Nanoscribe Will Sell a Micro 3-D Printer That Creates Tiny Structures in Seconds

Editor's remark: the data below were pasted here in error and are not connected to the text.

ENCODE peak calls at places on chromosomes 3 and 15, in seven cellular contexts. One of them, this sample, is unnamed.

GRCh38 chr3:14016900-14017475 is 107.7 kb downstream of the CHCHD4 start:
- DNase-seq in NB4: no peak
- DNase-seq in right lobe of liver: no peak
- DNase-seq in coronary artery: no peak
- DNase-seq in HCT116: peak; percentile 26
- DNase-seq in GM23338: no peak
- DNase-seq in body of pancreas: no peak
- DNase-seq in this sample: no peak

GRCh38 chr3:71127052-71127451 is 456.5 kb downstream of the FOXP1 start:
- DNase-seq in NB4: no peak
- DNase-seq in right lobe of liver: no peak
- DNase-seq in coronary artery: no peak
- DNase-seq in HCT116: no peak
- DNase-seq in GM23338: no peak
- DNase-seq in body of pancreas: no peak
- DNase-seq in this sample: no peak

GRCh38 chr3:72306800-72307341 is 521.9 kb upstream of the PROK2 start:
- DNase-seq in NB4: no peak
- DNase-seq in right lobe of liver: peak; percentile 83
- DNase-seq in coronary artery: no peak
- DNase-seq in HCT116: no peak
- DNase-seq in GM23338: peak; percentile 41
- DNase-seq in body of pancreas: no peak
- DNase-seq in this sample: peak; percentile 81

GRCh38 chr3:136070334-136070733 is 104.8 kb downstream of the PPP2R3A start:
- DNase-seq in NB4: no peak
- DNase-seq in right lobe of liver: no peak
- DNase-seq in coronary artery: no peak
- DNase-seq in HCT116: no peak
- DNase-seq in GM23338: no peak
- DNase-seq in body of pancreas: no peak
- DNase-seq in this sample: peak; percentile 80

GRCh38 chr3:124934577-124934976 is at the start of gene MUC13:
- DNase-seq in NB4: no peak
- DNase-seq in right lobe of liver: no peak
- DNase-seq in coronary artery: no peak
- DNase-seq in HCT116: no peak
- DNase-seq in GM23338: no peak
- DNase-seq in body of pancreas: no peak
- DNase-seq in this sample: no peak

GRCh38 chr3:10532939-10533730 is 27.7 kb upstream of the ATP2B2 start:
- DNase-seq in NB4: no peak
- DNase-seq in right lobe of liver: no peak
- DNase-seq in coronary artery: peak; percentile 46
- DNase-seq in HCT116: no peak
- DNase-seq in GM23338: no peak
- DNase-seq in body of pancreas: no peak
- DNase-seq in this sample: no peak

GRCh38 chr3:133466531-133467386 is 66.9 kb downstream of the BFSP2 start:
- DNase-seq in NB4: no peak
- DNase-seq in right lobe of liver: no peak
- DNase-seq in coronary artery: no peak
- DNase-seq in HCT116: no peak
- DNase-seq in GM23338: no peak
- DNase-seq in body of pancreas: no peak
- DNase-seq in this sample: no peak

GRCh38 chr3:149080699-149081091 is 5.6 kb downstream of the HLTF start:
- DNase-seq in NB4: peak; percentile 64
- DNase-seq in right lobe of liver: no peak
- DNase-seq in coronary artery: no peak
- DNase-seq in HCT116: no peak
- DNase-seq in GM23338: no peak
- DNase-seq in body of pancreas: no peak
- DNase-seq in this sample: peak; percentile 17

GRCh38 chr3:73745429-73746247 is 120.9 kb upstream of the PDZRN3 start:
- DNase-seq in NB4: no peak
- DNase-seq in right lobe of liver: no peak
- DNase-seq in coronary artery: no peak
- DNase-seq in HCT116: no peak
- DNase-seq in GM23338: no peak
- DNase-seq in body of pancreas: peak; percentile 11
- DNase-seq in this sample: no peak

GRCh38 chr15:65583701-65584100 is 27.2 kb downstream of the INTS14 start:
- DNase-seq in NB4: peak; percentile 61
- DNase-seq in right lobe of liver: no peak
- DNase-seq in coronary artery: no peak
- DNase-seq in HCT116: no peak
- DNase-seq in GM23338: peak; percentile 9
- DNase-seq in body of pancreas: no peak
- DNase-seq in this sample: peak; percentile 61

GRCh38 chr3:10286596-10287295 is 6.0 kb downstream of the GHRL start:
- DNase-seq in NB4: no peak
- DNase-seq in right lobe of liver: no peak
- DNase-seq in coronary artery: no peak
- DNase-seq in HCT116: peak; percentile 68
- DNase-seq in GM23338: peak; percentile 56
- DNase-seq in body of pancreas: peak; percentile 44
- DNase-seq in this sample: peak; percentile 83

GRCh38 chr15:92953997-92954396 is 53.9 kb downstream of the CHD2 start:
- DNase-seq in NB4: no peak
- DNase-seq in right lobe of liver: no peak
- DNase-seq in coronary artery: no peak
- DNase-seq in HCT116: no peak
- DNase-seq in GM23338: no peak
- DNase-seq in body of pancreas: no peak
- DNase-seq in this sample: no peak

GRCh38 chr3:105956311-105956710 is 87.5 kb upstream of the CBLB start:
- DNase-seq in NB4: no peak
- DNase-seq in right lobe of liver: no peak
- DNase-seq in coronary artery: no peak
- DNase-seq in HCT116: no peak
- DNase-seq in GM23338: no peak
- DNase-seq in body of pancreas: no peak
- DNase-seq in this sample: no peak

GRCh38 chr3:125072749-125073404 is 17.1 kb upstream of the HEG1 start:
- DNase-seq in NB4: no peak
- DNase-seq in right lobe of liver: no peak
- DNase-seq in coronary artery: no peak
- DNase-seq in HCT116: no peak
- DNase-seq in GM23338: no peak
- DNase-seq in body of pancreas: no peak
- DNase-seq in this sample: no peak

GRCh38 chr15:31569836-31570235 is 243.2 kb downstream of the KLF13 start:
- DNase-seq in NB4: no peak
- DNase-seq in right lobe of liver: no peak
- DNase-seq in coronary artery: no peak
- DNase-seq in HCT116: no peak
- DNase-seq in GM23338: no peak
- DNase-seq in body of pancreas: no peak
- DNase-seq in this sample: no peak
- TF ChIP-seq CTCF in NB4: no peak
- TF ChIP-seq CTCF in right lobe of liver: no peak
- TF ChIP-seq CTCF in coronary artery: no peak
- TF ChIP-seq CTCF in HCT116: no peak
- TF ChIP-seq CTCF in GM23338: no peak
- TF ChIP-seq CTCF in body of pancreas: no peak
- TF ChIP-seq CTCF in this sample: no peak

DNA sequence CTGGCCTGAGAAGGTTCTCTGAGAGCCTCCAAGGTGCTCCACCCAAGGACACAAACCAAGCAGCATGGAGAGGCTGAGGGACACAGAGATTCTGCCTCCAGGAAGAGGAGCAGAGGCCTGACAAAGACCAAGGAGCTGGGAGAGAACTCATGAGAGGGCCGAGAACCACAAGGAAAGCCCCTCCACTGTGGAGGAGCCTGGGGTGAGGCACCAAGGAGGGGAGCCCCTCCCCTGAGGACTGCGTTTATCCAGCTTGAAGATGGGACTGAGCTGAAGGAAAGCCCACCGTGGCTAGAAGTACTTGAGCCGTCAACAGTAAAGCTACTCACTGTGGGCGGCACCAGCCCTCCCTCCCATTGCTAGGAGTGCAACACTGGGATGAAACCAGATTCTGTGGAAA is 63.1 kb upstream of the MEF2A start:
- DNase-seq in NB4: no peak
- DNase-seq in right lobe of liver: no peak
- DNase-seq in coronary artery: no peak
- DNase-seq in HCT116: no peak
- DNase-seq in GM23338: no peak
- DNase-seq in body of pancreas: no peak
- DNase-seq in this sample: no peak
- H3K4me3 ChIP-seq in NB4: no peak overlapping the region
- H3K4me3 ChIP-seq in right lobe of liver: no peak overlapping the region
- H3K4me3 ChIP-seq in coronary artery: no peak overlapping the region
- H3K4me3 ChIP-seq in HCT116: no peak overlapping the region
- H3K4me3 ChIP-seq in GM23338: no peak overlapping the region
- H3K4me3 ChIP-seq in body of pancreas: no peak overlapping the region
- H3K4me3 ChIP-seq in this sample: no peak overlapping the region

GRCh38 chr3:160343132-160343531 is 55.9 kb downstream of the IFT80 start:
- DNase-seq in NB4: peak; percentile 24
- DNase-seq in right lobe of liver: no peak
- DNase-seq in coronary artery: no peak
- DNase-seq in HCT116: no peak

Nanoscribe, a spin-off from the Karlsruhe Institute of Technology in Germany, has developed a tabletop 3-D microprinter that can create complicated microstructures 100 times faster than is possible today. “If something took one hour to make, it now takes less than one minute,” says Michael Thiel, chief scientific officer at Nanoscribe. While 3-D printing of toys, iPhone covers, and jewelry continues to grab headlines (see “The Difference Between Makers and Manufacturers”), much of 3-D printing’s impact could be at a much smaller scale. Micrometer-scale printing has shown promise for making medical and electronic devices. Thiel says it should be possible to speed up his company’s microprinting technique even more in the future. Nanoscribe plans to start selling its machine in the second half of this year. So far, 3-D microprinting has been used only in research laboratories because it’s pretty slow. The technology behind most 3-D microprinters is called two-photon polymerization.